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When it comes to athletic performance, how much vitamin D is enough?

As another long, sun-starved Canadian winter draws to a close, there's a roughly 40-per-cent chance that your vitamin D levels are below the recommended threshold, according to the latest figures from Statistics Canada.

Should you care?

If you have a summer of athletic adventures lined up, you might want to consider it. In addition to its long-debated potential health benefits, vitamin D has emerged in recent years as a highly touted sports supplement, with benefits such as enhancing muscle recovery and warding off missed training time because of colds and flu.

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"These are both crucial for athletes," says Graeme Close, a professor of human physiology at Liverpool John Moores University in Britain who also works as a sports nutrition consultant with professional athletes and sports teams.

Indeed, there have been some intriguing hints that vitamin D has particular benefits for athletes. A 2015 preseason study of 80 Pittsburgh Steelers football players, for example, found that those with higher vitamin D levels were more likely to make the team and less likely to have a history of bone fractures.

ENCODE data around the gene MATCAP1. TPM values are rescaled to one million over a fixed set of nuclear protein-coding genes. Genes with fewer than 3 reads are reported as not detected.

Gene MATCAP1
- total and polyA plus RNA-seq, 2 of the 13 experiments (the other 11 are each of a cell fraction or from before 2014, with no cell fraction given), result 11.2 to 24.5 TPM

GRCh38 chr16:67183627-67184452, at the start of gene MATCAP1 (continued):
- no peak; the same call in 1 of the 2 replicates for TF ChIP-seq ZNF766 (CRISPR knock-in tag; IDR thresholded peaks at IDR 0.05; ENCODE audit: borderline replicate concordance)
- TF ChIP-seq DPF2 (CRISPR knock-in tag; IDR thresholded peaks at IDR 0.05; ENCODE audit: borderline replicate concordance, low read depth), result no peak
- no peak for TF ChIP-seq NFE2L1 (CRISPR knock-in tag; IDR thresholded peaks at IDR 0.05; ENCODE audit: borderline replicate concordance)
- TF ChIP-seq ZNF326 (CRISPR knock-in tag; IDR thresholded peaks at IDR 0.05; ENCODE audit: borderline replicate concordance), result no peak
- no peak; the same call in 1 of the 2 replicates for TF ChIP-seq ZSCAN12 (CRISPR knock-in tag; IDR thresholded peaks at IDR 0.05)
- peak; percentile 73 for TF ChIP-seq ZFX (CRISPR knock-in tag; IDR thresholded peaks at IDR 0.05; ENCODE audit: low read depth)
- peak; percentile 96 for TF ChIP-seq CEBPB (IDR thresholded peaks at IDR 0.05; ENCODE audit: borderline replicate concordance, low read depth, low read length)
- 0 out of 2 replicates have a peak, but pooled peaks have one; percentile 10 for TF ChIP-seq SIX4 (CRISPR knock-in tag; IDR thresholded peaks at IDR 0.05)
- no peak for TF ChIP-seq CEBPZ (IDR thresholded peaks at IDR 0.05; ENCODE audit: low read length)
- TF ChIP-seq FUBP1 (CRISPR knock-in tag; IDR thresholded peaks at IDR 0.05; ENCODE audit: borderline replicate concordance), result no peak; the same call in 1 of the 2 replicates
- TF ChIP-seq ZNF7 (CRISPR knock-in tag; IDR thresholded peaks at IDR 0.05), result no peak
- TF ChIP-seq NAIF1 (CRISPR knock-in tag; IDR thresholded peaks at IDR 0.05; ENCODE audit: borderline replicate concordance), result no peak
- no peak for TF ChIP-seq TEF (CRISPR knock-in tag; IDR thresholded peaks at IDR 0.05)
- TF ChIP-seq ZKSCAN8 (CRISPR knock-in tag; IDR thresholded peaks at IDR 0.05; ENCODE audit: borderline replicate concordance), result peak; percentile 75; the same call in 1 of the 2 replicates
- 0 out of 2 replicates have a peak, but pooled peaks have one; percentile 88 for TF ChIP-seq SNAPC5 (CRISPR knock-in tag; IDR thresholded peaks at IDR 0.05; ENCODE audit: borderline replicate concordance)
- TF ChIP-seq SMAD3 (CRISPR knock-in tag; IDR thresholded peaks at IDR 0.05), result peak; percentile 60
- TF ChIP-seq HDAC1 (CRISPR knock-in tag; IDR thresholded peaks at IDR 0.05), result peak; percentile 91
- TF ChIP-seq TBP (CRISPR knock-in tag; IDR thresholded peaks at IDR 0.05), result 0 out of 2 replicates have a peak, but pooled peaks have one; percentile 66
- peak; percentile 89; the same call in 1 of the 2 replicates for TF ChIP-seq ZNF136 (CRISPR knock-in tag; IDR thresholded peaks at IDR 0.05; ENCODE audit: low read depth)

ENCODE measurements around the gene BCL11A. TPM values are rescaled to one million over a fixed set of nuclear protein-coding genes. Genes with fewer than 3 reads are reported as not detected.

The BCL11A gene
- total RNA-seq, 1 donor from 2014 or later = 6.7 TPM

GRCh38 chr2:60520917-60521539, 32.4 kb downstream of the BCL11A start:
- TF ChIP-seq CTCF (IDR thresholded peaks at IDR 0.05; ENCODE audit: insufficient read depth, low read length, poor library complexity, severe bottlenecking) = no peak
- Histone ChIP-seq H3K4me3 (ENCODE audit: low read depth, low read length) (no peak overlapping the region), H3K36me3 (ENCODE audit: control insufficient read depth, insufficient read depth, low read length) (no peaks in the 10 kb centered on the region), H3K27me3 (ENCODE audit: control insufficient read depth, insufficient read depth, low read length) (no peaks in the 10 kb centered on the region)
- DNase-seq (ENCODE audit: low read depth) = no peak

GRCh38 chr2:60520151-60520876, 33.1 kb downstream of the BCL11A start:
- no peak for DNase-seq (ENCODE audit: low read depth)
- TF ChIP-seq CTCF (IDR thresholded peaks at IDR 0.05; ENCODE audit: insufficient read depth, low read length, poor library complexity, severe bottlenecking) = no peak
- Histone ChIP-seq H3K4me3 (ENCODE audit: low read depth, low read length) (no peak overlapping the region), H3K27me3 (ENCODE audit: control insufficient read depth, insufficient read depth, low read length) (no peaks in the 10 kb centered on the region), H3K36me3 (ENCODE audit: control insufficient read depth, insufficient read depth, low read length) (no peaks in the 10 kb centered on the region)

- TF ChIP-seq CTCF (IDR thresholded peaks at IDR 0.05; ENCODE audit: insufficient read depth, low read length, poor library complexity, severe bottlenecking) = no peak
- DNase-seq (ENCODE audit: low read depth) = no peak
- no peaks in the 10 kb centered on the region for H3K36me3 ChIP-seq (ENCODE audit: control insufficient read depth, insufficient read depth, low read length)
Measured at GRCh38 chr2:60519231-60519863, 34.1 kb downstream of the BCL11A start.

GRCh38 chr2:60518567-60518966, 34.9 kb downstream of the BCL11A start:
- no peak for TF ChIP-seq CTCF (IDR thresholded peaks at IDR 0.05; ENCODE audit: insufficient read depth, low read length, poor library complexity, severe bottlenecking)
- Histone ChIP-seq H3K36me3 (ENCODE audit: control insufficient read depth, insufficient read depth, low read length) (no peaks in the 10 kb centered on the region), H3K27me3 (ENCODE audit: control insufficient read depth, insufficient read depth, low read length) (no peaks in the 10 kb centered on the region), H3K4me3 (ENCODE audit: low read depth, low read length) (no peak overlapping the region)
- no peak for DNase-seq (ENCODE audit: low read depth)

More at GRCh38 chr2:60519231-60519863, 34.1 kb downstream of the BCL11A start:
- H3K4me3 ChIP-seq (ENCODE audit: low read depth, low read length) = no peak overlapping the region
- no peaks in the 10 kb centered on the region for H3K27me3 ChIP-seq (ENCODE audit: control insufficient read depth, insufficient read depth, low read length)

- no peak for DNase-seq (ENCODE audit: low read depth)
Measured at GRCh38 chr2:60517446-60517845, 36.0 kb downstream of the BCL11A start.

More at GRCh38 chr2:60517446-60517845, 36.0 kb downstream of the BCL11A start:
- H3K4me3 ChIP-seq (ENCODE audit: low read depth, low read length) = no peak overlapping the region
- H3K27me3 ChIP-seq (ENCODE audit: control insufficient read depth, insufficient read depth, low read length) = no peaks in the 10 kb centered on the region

And, earlier this year, a review in the British Medical Journal concluded that vitamin D supplementation could reduce the risk of respiratory infections. Given that 40.3 per cent of supplement-takers had at least one respiratory infection, compared with 42.2 per cent of non-supplement-takers, the benefits might seem negligible – unless you're an athlete, where success is a matter of centimetres or milliseconds.

Still, as with the links between vitamin D and general health, the case for it as a sports supplement is far from clear. And even if you're convinced, it's not easy to figure out how much is enough.

The threshold used by Statistics Canada, based on blood tests of a marker called 25(OH)D, is 50 nanomoles (nmol) per litre.

But this threshold is far from unanimous. In a paper published last year in Exercise Immunology Reviews, British researchers argued that 25(OH)D levels above 75 nmol/L conferred the best protection against respiratory infections. In contrast, a review published in the British Medical Journal earlier this year found that the immune-boosting benefits of taking extra vitamin D were most pronounced in those with very low baseline levels below 25 nmol/L. The short answer, in other words, is that no one knows.

That hasn't stopped professional sports teams from aggressively targeting high levels with supplement regimes that reach as high as 70,000 international units (IU) per week, according to Close.

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The typical vitamin D pill you get at a drugstore might contain 1,000 IU, and Health Canada's dietary reference intake for adults is just 600 IU; but supplements are available that contain as much as 50,000 IU in a single tablet – an attractive option for team physicians who want to hand the pills out to their athletes once a week and ensure that they swallow it.